Wednesday, July 14, 2021

Gentle/Radical nominated for the Turner Prize

One of the projects I'm involved in as part of Gentle/Radical is “Doorstep Revolution” a project to collect stories of Riverside during the pandemic. This has been a fascinating and rewarding project. It's such a privilege when people let you into their lives and tell you their stories. One of the themes that has come out of this work is the importance of connection, the connections that have been strained under lockdown, and the connections we want to grow and strengthen in the coming months.

This, and other work, has now been recognised with a nomination for the Turner Prize. The following article is from the BBC:

The 2021 Turner Prize nominees are, for the first time, made up of collectives who have helped to "inspire social change through art", organisers say.

Exhibitions have been largely closed over the past year due to the pandemic.

With that in mind, Friday's shortlist contained the names of five groups who continued to work in the community.

Prize chair and Tate Britain director Alex Farquharson said it is intended to capture and reflect the mood of the moment in contemporary British art.

"After a year of lockdowns when very few artists have been able to exhibit publicly, the jury has selected five outstanding collectives whose work has not only continued through the pandemic but become even more relevant as a result," he said in a statement.

The efforts - by Array Collective, Black Obsidian Sound System (B.O.S.S.), Cooking Sections, Gentle/Radical and Project Arts Works - have included artwork in support of law changes in Northern Ireland, a 24-hour fundraising rave for queer, trans and intersex black and people of colour, and the use of food to help understand the workings of the world.

As well as a lockdown doorstep neighbourhood story-telling campaign and work by a group of neurodiverse artists.

Last year's Turner Prize didn't happen at all due to the effects of coronavirus and it was instead replaced by a fund for struggling artists.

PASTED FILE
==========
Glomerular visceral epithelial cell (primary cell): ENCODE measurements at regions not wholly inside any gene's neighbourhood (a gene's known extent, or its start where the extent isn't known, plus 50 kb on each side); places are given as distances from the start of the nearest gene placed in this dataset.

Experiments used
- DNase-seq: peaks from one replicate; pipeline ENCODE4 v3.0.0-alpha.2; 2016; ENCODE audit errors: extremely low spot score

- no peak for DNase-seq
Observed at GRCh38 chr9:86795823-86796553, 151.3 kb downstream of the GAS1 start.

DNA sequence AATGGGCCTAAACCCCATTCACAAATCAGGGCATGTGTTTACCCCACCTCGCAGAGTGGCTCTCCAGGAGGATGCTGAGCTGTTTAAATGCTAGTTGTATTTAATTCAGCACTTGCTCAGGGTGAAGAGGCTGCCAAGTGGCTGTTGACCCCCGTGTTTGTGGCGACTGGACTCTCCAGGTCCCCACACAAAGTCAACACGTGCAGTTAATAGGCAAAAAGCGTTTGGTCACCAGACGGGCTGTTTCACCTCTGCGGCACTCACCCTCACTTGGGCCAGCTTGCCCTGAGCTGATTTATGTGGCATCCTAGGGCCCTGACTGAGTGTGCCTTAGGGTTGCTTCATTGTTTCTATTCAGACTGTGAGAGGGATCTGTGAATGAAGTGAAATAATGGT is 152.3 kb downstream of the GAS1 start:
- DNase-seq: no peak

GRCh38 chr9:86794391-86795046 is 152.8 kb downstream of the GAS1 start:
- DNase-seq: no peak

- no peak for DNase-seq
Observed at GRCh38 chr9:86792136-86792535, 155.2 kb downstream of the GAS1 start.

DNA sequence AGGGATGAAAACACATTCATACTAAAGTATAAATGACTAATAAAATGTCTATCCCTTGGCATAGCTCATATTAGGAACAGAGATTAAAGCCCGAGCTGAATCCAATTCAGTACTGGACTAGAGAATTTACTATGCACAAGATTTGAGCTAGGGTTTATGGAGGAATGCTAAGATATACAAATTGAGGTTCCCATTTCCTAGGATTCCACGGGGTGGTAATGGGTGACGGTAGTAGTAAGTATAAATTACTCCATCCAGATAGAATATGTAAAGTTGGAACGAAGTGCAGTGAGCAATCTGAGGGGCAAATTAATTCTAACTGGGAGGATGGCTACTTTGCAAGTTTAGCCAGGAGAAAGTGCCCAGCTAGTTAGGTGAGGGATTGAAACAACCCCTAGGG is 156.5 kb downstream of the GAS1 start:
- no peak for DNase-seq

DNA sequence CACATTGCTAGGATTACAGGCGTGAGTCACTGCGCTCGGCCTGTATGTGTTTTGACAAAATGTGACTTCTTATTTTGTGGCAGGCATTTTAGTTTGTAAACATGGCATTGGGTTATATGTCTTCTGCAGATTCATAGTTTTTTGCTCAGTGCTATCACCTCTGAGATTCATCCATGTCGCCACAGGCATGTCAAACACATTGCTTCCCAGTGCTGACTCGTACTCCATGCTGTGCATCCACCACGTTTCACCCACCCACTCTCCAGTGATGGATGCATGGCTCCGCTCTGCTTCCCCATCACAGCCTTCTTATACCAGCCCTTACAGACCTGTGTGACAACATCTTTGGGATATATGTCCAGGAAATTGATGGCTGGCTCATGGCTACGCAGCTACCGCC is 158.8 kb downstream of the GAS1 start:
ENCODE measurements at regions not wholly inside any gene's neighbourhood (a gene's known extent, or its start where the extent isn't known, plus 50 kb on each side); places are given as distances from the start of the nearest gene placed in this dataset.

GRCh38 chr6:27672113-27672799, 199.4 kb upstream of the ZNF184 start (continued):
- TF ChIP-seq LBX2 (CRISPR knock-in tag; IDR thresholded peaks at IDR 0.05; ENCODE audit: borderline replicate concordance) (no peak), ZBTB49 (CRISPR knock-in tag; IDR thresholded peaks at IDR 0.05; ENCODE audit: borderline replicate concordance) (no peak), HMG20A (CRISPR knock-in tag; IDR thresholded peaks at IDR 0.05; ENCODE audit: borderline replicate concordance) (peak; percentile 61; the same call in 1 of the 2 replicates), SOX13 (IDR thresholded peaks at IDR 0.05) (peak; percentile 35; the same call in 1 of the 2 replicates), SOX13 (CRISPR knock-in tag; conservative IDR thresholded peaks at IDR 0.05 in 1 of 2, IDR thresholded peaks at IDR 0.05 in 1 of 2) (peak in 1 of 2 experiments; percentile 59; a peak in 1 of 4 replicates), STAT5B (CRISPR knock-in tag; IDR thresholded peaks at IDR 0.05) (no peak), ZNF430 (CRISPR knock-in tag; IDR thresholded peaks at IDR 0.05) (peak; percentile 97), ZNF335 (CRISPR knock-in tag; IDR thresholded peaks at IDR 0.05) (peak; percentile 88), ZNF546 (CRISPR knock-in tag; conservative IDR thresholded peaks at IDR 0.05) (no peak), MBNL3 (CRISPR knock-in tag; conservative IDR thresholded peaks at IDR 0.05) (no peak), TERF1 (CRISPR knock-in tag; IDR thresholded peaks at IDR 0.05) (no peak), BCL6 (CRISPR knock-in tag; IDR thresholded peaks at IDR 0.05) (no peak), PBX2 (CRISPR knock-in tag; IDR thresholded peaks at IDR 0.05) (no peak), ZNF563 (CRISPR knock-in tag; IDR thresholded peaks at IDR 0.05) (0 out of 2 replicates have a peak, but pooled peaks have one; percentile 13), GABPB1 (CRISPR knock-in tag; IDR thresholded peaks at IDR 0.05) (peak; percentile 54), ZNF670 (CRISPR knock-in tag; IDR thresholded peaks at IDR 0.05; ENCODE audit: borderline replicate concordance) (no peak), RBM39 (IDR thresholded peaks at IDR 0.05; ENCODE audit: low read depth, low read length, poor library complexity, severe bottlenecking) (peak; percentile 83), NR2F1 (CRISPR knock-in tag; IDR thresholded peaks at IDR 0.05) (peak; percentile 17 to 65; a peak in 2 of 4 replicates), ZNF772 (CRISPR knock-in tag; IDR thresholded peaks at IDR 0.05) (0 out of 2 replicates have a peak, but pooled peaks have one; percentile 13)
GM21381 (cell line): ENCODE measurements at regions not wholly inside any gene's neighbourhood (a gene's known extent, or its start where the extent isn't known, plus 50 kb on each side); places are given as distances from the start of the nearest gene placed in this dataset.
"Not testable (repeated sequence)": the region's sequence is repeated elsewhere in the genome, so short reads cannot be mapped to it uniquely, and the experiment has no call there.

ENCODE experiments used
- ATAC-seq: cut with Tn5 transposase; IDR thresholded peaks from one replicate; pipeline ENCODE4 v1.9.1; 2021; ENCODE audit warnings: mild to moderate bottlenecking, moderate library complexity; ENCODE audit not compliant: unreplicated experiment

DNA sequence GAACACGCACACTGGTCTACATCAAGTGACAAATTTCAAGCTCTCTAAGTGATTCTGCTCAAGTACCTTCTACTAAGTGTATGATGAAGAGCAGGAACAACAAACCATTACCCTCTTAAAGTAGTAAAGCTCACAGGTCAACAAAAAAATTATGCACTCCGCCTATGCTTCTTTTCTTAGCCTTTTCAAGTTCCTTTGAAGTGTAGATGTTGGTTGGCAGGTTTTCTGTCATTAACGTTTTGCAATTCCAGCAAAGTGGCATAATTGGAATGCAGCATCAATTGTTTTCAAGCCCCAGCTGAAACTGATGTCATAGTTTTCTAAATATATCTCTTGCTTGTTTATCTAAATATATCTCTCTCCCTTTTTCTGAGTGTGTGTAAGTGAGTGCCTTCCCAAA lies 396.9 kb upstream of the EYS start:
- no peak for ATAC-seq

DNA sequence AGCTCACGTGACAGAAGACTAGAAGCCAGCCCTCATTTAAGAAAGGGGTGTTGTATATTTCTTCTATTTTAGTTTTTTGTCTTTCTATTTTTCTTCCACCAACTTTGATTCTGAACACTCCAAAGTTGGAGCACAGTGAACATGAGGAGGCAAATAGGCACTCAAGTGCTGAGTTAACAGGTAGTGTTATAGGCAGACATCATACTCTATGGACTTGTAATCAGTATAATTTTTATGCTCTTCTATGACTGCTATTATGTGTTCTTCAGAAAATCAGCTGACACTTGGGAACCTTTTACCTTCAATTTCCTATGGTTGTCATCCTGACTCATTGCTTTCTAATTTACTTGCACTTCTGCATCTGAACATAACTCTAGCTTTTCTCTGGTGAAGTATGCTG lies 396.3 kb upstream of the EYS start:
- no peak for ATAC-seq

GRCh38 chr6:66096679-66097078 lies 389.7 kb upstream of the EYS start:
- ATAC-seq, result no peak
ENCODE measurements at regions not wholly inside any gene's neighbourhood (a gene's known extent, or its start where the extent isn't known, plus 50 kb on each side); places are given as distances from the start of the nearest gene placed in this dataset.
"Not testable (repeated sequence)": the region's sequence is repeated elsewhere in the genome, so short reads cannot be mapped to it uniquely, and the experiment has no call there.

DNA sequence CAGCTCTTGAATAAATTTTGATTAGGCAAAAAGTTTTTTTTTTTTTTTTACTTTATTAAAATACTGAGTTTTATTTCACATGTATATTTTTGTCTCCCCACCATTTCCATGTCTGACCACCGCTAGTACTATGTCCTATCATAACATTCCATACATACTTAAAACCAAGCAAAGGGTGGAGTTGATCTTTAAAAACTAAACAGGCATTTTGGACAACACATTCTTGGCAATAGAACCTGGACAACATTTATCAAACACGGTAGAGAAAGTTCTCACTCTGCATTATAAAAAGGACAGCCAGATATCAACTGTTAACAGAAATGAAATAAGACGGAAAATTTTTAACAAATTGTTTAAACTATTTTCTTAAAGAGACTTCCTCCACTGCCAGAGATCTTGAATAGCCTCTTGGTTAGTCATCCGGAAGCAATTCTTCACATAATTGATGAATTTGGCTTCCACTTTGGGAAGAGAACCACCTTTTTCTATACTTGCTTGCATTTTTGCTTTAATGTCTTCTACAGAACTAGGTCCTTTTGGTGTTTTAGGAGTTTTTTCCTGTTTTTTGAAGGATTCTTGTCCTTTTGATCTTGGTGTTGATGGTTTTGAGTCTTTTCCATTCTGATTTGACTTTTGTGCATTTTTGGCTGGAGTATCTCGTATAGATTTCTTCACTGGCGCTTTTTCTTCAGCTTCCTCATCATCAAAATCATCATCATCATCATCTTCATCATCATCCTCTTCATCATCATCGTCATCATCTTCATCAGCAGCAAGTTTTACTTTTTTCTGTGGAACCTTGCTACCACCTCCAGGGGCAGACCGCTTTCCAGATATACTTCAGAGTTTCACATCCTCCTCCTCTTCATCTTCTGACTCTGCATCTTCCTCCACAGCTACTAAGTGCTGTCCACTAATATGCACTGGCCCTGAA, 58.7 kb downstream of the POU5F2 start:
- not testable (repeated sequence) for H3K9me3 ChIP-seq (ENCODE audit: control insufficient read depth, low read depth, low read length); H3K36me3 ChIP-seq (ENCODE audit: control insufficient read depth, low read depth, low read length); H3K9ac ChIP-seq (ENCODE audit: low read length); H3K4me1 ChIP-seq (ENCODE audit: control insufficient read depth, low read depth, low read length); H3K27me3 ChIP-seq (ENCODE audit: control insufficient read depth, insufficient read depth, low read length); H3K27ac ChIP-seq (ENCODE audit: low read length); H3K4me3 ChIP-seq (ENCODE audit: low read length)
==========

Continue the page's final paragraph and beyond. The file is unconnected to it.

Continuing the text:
In 2019, the prize pot was split four ways at the nominees' request.

Eventual joint-winners Lawrence Abu Hamdan, Helen Cammock, Tai Shani and Oscar Murillo said they wanted to make a "collective statement" at a time when there was "already so much that divides and isolates people and communities" - a nod to the fall-out from the Brexit referendum.

This year is the first time a Turner Prize jury has selected a shortlist comprising entirely of artist collectives, who the judges say have all showed "solidarity" with various communities across the UK during a difficult 12 months...

Over in Cardiff, Gentle/Radical - made up of artists, community workers, performers, faith practitioners, writers and others - are advocating for art as a tool for social change.

They create real and virtual spaces for communities in Wales to engage with culture, such as the creation a pop-up cinema space showing independent films.

Their ongoing Doorstep Revolution helped people to share neighbourhood stories during lockdown.

The jury admired their "deep commitment" to the hyper-local community of their native Riverside...

An exhibition of all five Turner Prize nominees work will be held at the Herbert Art Gallery and Museum in Coventry from 29 September until 12 January 2022, as part of the UK City of Culture 2021 celebrations.

The winner will be announced on 1 December.

Wednesday, May 26, 2021

The problem with advocating for future generations and nature

"The unborn" are a convenient group of people to advocate for. They never make demands of you; they are morally uncomplicated, unlike the incarcerated, addicted, or the chronically poor; they don't resent your condescension or complain that you are not politically correct; unlike widows, they don't ask you to question patriarchy; unlike orphans, they don't need money, education, or childcare; unlike aliens, they don't bring all that racial, cultural, and religious baggage that you dislike; they allow you to feel good about yourself without any work at creating or maintaining relationships; and when they are born, you can forget about them, because they cease to be unborn. It's almost as if, by being born, they have died to you. You can love the unborn and advocate for them without substantially challenging your own wealth, power, or privilege, without re-imagining social structures, apologizing, or making reparations to anyone. They are, in short, the perfect people to love if you want to claim you love Jesus but actually dislike people who breathe.

Prisoners? Immigrants? The sick? The poor? Widows? Orphans? All the groups that are specifically mentioned in the Bible? They all get thrown under the bus for the unborn.'

Dave Barnhart